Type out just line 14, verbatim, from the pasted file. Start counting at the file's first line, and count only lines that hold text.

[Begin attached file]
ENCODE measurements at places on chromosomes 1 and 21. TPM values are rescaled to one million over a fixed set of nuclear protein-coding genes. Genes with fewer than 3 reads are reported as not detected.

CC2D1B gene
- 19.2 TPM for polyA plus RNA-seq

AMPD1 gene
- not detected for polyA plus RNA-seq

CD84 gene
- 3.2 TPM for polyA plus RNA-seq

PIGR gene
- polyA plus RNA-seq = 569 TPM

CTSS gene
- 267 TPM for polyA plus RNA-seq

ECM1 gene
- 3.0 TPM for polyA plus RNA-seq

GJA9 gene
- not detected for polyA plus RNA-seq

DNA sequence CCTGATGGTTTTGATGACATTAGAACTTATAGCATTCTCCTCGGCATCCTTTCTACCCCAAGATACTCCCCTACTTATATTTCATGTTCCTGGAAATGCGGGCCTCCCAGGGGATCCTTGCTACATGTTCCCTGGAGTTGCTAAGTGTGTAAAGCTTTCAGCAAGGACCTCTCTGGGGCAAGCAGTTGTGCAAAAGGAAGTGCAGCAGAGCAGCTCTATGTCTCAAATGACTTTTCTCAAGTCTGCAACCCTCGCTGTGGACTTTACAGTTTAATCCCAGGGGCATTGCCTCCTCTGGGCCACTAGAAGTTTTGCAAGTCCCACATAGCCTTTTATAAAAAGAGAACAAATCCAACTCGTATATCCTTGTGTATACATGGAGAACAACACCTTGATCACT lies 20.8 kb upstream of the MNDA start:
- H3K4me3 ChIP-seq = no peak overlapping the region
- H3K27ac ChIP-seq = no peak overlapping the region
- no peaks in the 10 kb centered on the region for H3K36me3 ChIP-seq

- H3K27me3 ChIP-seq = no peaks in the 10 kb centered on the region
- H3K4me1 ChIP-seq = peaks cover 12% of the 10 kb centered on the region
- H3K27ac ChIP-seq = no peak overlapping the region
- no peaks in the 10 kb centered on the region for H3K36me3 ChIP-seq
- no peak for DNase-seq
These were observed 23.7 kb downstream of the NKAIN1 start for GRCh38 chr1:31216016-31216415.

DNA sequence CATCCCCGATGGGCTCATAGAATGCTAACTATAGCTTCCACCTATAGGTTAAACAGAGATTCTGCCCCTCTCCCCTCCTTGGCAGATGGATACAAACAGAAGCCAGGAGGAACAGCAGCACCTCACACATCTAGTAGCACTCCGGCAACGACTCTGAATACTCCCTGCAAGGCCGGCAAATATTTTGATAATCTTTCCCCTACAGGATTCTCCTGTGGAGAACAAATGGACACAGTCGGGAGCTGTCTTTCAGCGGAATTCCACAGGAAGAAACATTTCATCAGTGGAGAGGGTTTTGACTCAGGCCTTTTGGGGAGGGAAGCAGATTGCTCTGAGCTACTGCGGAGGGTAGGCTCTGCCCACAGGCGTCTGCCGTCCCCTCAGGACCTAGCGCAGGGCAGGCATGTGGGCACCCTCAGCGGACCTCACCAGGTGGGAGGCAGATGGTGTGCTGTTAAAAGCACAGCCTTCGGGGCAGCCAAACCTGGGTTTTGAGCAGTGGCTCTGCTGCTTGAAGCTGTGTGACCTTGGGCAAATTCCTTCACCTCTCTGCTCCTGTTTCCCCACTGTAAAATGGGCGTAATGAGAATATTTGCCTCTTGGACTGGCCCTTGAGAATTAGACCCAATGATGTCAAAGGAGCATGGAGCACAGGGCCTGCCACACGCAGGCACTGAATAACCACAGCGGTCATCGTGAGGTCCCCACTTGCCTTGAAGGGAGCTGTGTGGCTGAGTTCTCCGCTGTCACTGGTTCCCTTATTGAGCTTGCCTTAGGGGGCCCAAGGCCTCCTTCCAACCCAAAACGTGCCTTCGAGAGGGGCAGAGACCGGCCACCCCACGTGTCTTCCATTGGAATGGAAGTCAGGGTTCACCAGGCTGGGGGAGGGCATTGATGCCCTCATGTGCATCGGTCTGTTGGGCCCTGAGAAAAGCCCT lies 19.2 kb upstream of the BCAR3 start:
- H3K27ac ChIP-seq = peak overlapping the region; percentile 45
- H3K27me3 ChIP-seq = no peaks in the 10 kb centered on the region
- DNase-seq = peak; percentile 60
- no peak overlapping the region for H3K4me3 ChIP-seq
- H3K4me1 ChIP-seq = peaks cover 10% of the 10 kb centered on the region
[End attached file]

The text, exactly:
GJA9 gene